Did you know that planting trees to harvest for hardwood timber is actually a fantastic way to fight climate change and work towards a more sustainable future? It can help to protect our environment through sustainable forest practices and carbon storage. In recent years, larger buildings and construction projects have been utilising timber. This had been used as an alternative to other building materials. In this blog post, we thought we would tell you a bit more about how the hardwood timber you purchase from Timber 2 U Direct is making a difference to our world.
Carbon in Timber
It is no secret that forests absorb carbon dioxide. This helps to reduce global warming and stop our planet from dying. The trees within our forests can absorb a large amount of carbon dioxide and store it as carbon. This makes the world’s forests some of the largest land based carbon storage. If we wish to continue this, we need to ensure the preservation and restoration of forests. We can, however, continue to help the environment by cutting them down. The carbon is kept in the trunk of trees and sometimes, it can be stored for hundreds of years. Even after a tree has been felled, the hardwood timber that comes from the tree will still contain this carbon. Using this timber in construction can reduce the carbon footprint of a building and can work towards eliminating the construction industries’ impact on the environment.
How is Carbon Stored in Hardwood Timber?
The trees in our world absorb carbon dioxide from our atmosphere. This is done using a process called photosynthesis. Photosynthesis converts carbon into glucose and store it in their cells or it is transformed into energy via respiration. Any of the unused glucose will be stored as starch in the living cells within the trunk and the roots. Over time, this living layer will turn into non-living heartwood, which is where the carbon is stored. The only way the carbon gets released is by decaying or burning. Anything these trees get used for, whether it’s paper or construction, the carbon will stay in the end product.
There is a mounting pressure for the construction industry, and even every day DIYers, to move towards a more sustainable approach. The favoured change amongst many is through the use of alternative building materials. This is because the creation of cement and concrete contributes to 8% of all global greenhouse gas emissions. The iron and steel industry adds another 5% to this. When concrete is manufactured, it is thought that half a tonne of CO2 is emitted every 1 tonne. For every 1 tonne of steel manufactured, 2 tonnes of CO2 is emitted.
Hardwood timber has been integrated into construction for many years, however, it has become increasingly popular when it comes to building larger projects. This is because it’s a renewable material that can reduce carbon emissions.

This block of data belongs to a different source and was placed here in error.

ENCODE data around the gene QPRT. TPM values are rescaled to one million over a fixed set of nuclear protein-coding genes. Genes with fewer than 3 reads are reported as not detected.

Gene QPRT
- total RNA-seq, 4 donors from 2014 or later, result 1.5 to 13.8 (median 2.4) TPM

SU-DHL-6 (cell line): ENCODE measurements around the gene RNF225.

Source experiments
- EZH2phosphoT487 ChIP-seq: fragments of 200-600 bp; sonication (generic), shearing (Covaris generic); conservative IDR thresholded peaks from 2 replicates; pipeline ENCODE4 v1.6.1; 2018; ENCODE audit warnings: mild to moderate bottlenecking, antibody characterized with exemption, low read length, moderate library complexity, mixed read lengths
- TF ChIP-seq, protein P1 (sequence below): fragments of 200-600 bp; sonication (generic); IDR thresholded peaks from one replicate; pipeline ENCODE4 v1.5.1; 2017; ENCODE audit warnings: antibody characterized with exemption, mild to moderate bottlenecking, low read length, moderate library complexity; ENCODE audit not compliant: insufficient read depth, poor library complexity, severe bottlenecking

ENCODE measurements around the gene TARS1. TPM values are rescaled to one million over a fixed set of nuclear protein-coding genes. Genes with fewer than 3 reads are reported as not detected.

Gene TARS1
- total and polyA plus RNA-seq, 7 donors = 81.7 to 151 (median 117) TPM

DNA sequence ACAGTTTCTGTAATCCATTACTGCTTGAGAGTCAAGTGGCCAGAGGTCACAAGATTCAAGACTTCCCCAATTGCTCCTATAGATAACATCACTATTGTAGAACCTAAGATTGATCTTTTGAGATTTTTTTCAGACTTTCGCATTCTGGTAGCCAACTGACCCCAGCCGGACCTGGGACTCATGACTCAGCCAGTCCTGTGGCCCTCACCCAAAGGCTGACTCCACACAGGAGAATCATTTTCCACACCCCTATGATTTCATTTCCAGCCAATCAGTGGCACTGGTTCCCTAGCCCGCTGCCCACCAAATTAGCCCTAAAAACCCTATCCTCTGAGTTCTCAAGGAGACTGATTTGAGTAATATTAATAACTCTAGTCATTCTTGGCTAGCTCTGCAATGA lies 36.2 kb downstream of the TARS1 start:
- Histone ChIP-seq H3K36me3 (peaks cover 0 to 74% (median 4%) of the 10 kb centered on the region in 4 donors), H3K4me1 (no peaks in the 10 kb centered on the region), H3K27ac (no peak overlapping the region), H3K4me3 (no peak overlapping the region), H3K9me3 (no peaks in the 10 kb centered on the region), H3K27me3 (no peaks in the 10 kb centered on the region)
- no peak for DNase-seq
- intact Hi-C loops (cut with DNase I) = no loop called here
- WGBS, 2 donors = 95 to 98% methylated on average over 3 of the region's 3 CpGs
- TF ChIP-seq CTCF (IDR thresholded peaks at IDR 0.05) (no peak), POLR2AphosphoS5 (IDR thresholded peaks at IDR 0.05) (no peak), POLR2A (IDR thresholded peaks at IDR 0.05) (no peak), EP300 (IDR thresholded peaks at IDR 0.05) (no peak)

For hundreds of years, timber has been used within construction. More recently we have seen it being used for large structures. This is down to the production of mass timber. Mass timber involves attaching pieces of hardwood timber together to form panels or beams. The result is strong, fire-resistant, lightweight, and aesthetically pleasing timber structures.
One advantage of using this type of timber, whether it be in large structures or within DIY projects, is that the timber that is used can be any level of quality. It doesn’t matter if it’s weak or younger, it can still be used. This means the older trees can be left intact. Instead, the younger regenerative growth from the thinning process can be used to provide timber. Using wood in urban areas such as London, turns the city into a carbon sink and avoids the higher carbon emissions from other building materials. Contrary to popular belief, the wood structures are more fire resistant than steel frames. In fact, steel frames are usually provided with mass timber cladding to protect them from fire.
Deforestation is one of the key factors in climate change and loss of species. There is a global acknowledgment and dedication to stopping this happening, and to promote healthy and sustainable forestry practices. With the demand for softwood and hardwood timber rising, the FSC (Forest Stewardship Council) was set up to ensure timber can truly be renewable and will contribute to a better future rather than hinder it. The FSC are committed to replacing any trees that are felled, protecting forests from excessive harvesting, and preserving the ecosystems and species. This council also work towards helping the local community benefit for the forest by providing employment opportunities. They also aim to ensure that any timber is fully traceable throughout the supply chain.
Here at Timber 2 U Direct, the majority of our hardwood timber comes from FSC certified forests from around the world and in the UK. We are continually looking for new ways to reduce our impact on the world around us and ensure the future generations can still enjoy and benefit from our world’s forests.
Hardwood Timber on A Smaller Scale
You might not be planning to build the equivalent of the Olympic velodrome in London, but when it comes to DIY projects and upgrading your home, choosing a sustainable building material is always the best option. Timber 2 U Direct have a range of made to measure soft and hardwood timber available for your every need. We can also provide this made to measure service in profiled products. This includes profiled timber for decorative and interior projects, windows and doors, and exterior projects. To further reduce your carbon footprint and ours, we have multiple warehouses across the UK. We can deliver your order to your door step from the closest warehouse to you.
If you are looking to start a new sustainable DIY project for your home, why not purchase some hardwood timber from us today? If you have any questions, get in touch with our friendly team today or call us on 0115 993 1111 – we would love to hear from you!